Allow time for students to work on something they really enjoy and not grade them on the final project. Take the outcome in consideration for the grade, but focus more on what the students had to do to achieve the end results.

  • When working problems out, make sure students know how to get to the answer

Like stated before, this is very important. A teacher should be more concerned about the student knowing how to work out a problem, rather than the actual answer they got. If they worked out the problem correctly but got the answer wrong, then maybe they missed a clue somewhere.

  • At the end of the day have students reflect, write any questions or comments on a paper and put in a private box

Doing this every day, will allow us to see if the students understood the concept for the day or if they need help. This allows them to ask questions without being put on the spot when asking.

 

 

 

Barrett, L. (2013). Seamless teaching: Navigating the inclusion spectrum. Teaching Tolerance, 52(43), 53-55.

 

http://www.huffingtonpost.com/matthew-lynch-edd/promoting-respect-for-cul_b_1187683.html

http://www.highspeedtraining.co.uk/hub/classroom-equality-diversity/

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2 thoughts on “Creating Checklists!

  1. teach1205 says:

    Hi Leisdi, you did a really good job with your Piktocharts! I think that the points you are focused on here are so important. I also want to focus on an equitable class room, this is something that I did not even know was SO important to me prior to this semester. I always thought that equal was, well, equal and fair. This not being the case, I am really happy to see that others are putting more focus on equity. I really appreciate your check point of holding equal expectations for every student, no matter what. I feel that you are correct is stating that if we expect less from them, they will most likely be less motivated to produce anything exemplar because they will not think they are capable. I love your statement, “Everyone has abilities and those are the ones everyone should recognize, not the disabilities.” That is a great point to make, and I feel like you will create an awesome environment for your students with that kind of attitude and outlook. Person first language is important, and I am glad you pointed it out in your checklists. Treating a person as a person, and not defining them by their abilities or differences sets the tone for the rest of their life and how they will approach it, as educators it is our job to teach life skills as well as curriculum. Your thoughts on assessment are spot on as well, in my opinion. You make good points with your rationale, and I am sure many will agree that checking in with our students throughout the lesson, using assessment, is more efficient than simply teaching and testing. Comprehension abilities are what we are trying to focus on, not memorization of material so they can pass a test…that is neither teaching or learning. As educators, we should want to know that our students understand how to get to the answer, and that can be assessed without the pressures of an exam!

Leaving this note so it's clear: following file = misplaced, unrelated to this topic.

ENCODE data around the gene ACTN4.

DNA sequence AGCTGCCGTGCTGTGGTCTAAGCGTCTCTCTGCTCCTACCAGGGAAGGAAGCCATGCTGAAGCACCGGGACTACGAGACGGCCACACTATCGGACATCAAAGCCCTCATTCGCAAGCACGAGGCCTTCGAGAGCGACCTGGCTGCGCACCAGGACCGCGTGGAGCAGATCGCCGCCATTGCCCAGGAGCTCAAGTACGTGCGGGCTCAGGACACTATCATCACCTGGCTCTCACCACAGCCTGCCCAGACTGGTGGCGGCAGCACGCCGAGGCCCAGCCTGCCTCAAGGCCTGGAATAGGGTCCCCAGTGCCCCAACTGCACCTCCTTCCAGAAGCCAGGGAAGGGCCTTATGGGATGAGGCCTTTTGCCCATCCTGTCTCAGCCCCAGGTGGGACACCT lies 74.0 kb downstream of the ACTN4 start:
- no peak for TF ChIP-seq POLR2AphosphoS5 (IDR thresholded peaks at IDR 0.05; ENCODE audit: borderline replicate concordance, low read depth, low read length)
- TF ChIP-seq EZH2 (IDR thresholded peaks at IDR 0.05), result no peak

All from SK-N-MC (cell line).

Really good job here, I agreed with everything you stated and am so glad to see more and more of us on the same page when it comes to education. We are all seeming to put the students first, which is how it should be!

    Like

  2. splummerblog says:

    Hi Leisdi,

    I really like the charts you made with the pictures. On the first chart Equality VS Equity you focused on what needs to happen between students to create a classroom where everyone gets what they need. Just like in Module 9 you included the staples of a equitable classroom. Students need to understand that a classroom needs to be fair. Not the same. And creating a balance of students helping each other makes a classroom for fair. When students include their peers, focus on others before themselves, and help each other they are creating a safe place where everyone can learn. In Seamless Teaching: Navigating the Inclusion Spectrum the idea of co-teaching and co-learning in addressed as a way to keep expectations high while still providing aides for students who may need help. This is not to hinder their performance but instead create equity for these students.

    Two of my lists were over diversity and a culturally sensitive curriculum and navigating an inclusive classroom. your second list blended a lot of my ideas into one. A large part of my list focused don person first language. This is important for students with disabilities so they form identities that do not include their disability because their disability is not a defining characteristic of their personality. And it is also extremely important for their non-disabled peers. It is important because students will be interacting with each other outside of school. They need to be able to express themselves properly and use the correct “labels”. When we put the person firsts we resist premature labeling and harmful stereotypes that go along with it. Additionally, to create a diverse classroom teachers need to be able to adjust their lessons while teaching. This reminded me of High Leverage Practice #6. Because the way students are learning is becoming just as diverse as our population in schools we need to be able to diversify and change our lesson even while we are doing them. I can’t even remember how many times I was sitting in a classroom and all of my peers and myself were so bored because we had been lectures at for five periods already and we were simply done learning for the day. If the teacher could have realized that we needed a different presentation of the information maybe we could have gotten more from that lesson.

    All your lists focused on students and what we can do as educators to not only teach them for one year or for a few minutes but create a classroom that is safe and changes with their needs.

    Thank you for your post and thank you for your blogs throughout the semester I have enjoyed reading and commenting on them!

    – Skylar Plummer

    Barrett, L. (2013). Seamless teaching: Navigating the inclusion spectrum. Teaching Tolerance, 52(43), 53-55.

    Like